By Adam Liptak
Feb. 20, 2019, 24
“WASHINGTON — Siding with a small time drug offender in Indiana whose $42,000 Land Rover was seized by law enforcement officials, the Supreme Court on Wednesday ruled that the Constitution places limits on civil forfeiture laws that allow states and localities to take and keep private property used to commit crimes.
Civil forfeiture is a popular way to raise revenue, and its use has been the subject of widespread criticism across the political spectrum.
The Supreme Court has ruled that the Eighth Amendment, which bars “excessive fines,” limits the ability of the federal government to seize property. On Wednesday, the court ruled that the clause also applies to the states.
Previously, the Supreme Court had never squarely addressed that question. It had addressed the status of the Excessive Fines Clause, but only in the context of the federal government. The court had, however, previously ruled that most protections under the Bill of Rights apply to the states — or were incorporated against them, in the legal jargon — under the 14th Amendment, one of the post-Civil War amendments.”
” “Even the lesser burdens of a criminal investigation — including preparing for questioning by criminal investigators — are time-consuming and distracting,” Judge Kavanaugh wrote. “Like civil suits, criminal investigations take the president’s focus away from his or her responsibilities to the people. And a president who is concerned about an ongoing criminal investigation is almost inevitably going to do a worse job as president.”Judge Kavanaugh said the proceedings could resume after a president left office and that impeachment remained an option before then.”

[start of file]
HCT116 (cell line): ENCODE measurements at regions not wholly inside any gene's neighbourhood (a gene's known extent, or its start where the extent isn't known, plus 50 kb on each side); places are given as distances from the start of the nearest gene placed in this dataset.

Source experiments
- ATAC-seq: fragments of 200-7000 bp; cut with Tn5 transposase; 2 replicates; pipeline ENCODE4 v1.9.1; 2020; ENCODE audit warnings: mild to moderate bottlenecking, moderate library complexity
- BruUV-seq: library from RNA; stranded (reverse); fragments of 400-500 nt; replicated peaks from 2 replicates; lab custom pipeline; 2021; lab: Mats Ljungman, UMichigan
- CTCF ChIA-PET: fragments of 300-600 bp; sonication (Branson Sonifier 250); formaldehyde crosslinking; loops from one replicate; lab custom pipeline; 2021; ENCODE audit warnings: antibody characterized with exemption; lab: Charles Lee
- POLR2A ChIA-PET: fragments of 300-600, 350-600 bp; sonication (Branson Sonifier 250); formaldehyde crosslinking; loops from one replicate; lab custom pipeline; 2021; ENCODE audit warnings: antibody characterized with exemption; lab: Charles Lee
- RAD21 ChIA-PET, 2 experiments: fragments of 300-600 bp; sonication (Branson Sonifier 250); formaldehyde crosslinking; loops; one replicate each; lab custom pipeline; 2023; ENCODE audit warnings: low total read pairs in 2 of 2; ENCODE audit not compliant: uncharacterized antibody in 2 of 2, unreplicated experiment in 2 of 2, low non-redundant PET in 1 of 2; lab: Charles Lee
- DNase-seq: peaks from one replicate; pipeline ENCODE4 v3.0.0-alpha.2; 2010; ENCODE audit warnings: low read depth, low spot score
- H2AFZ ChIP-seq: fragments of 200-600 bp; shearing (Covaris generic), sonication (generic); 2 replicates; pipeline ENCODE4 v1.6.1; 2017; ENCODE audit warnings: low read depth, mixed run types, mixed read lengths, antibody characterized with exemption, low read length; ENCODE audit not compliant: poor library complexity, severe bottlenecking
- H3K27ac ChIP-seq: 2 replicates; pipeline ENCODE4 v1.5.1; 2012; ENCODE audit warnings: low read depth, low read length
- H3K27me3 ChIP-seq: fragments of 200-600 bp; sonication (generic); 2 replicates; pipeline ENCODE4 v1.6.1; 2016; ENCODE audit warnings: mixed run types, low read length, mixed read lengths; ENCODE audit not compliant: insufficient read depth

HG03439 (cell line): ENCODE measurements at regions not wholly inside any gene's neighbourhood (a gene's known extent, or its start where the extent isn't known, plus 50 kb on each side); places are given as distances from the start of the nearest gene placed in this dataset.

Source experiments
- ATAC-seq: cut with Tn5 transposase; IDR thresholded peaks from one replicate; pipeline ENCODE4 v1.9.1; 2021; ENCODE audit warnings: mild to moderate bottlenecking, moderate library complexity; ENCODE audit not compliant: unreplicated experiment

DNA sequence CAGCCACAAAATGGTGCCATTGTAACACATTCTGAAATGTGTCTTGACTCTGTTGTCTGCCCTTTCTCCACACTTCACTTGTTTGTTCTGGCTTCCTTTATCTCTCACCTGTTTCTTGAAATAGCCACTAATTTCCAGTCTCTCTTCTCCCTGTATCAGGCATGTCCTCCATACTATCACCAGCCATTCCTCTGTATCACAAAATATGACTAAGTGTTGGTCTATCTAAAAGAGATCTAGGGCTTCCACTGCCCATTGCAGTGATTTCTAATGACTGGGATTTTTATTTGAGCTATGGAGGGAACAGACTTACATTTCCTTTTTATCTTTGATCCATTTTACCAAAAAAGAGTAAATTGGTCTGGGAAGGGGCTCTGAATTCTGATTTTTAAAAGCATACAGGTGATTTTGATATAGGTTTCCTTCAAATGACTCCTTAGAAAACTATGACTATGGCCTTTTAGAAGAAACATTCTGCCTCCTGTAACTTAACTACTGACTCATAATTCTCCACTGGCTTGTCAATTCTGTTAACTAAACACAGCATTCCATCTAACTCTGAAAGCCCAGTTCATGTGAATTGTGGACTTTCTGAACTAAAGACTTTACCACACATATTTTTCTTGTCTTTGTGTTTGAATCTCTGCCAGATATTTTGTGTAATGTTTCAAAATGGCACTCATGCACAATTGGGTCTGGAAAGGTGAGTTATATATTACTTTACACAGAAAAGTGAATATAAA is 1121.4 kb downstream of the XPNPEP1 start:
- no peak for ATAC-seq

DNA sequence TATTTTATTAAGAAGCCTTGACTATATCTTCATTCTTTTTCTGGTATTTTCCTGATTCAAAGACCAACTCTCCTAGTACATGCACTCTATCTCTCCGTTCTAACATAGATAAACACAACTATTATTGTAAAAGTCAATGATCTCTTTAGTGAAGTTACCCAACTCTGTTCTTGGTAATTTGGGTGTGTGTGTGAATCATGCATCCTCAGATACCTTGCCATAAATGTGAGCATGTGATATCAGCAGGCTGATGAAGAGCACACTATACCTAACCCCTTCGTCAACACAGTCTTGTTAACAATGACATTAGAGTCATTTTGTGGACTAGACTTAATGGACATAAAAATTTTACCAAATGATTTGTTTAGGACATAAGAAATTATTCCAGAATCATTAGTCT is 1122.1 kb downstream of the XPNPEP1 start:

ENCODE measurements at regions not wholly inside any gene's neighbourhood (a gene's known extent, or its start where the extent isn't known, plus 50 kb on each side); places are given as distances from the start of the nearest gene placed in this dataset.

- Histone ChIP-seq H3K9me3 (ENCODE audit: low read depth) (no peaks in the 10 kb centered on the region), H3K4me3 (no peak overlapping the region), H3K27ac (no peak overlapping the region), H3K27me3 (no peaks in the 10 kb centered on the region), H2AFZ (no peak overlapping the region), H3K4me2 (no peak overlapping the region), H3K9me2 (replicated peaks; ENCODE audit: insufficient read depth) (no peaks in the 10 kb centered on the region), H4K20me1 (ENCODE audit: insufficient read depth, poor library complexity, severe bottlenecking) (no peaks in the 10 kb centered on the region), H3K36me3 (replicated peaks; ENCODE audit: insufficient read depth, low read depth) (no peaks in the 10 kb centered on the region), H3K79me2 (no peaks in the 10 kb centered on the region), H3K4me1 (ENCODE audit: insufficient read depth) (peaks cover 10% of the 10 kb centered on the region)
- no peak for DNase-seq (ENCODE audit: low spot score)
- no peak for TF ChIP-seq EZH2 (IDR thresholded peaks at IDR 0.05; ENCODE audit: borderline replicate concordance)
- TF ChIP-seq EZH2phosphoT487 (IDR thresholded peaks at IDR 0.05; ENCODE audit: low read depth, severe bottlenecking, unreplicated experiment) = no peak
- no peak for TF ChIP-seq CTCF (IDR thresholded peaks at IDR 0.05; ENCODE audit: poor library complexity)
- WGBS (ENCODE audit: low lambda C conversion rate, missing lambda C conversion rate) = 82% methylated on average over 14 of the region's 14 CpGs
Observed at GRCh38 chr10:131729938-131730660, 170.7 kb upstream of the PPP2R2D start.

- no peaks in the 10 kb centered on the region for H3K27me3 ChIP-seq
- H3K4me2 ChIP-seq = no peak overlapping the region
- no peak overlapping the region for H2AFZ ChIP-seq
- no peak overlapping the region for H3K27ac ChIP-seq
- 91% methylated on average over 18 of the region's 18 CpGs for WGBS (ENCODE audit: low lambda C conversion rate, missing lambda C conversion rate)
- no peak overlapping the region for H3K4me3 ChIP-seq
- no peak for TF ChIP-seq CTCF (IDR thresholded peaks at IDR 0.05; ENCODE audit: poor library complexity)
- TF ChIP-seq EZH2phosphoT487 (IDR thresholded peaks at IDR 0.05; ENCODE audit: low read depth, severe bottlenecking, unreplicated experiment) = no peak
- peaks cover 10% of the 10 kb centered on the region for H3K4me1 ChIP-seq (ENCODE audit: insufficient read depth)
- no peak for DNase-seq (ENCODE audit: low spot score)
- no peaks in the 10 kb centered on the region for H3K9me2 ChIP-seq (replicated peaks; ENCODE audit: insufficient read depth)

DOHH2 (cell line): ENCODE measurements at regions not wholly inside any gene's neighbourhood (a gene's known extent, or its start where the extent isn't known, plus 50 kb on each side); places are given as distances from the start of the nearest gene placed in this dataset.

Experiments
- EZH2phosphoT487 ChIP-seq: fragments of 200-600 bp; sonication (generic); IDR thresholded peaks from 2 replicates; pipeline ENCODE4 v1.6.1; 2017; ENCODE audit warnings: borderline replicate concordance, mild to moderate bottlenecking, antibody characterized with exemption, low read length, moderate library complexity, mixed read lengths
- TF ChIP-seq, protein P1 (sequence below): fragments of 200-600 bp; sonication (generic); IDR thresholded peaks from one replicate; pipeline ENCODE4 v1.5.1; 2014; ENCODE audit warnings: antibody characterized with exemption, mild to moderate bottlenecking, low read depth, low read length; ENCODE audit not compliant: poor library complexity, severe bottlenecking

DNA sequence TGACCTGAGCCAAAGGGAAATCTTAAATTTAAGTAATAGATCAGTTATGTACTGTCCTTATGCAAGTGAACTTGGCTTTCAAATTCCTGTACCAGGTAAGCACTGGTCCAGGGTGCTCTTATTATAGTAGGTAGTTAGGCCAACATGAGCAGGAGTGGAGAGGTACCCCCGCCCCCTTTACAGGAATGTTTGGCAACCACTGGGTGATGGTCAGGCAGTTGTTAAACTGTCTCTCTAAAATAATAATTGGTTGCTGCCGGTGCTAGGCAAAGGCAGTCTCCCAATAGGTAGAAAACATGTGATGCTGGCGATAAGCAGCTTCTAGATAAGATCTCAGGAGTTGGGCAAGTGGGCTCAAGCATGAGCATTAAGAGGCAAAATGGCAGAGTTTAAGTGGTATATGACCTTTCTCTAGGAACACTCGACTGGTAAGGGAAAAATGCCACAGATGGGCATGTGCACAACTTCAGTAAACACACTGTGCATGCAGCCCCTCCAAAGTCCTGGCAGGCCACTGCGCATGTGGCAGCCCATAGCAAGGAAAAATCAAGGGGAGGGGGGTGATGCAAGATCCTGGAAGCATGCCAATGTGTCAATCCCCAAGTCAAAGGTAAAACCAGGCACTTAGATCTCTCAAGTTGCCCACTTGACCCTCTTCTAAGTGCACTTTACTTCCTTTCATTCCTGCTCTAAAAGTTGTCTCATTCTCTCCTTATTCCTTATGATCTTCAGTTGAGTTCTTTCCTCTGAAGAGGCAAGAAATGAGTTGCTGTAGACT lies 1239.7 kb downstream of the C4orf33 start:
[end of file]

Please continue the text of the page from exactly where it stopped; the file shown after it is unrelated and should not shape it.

DL: This is a seriuous issue. I aggree with the following two commenters:
Philadelphia, PA1h ago
“And a president who is concerned about an ongoing criminal investigation is almost inevitably going to do a worse job as president.” – BM Kavanaugh
And a President concerned about his golf handicap is almost inevitably going to do a worse job as a president.
And a President concerned about his business interests is almost inevitably going to do a worse job as a president.
William commented 4 hours ago
Suppositions: 1) the Justice Department is conducting an investigation into Russian interference in a presidential election; that investigation includes issues related to whether persons around a now sitting president had colluded with Russia, and issues related to whether the sitting president had sought to obstruct justice; 2) the sitting president has said and done things that cause a sizeable portion of the electorate to question his motives and integrity with regard to national interests of the country.
Question: in such a circumstance regarding such high stakes – higher I would argue than those surrounding Nixon and Clinton – is it reasonable to believe that the sitting president should not be disturbed in his daily duties in order to answer questions under oath?
The answer must be that it is not reasonable and the sitting president must be disturbed and obliged to answer the questions under oath. This is not some deep, imponderable philosophical issue; it’s straight-forward common sense.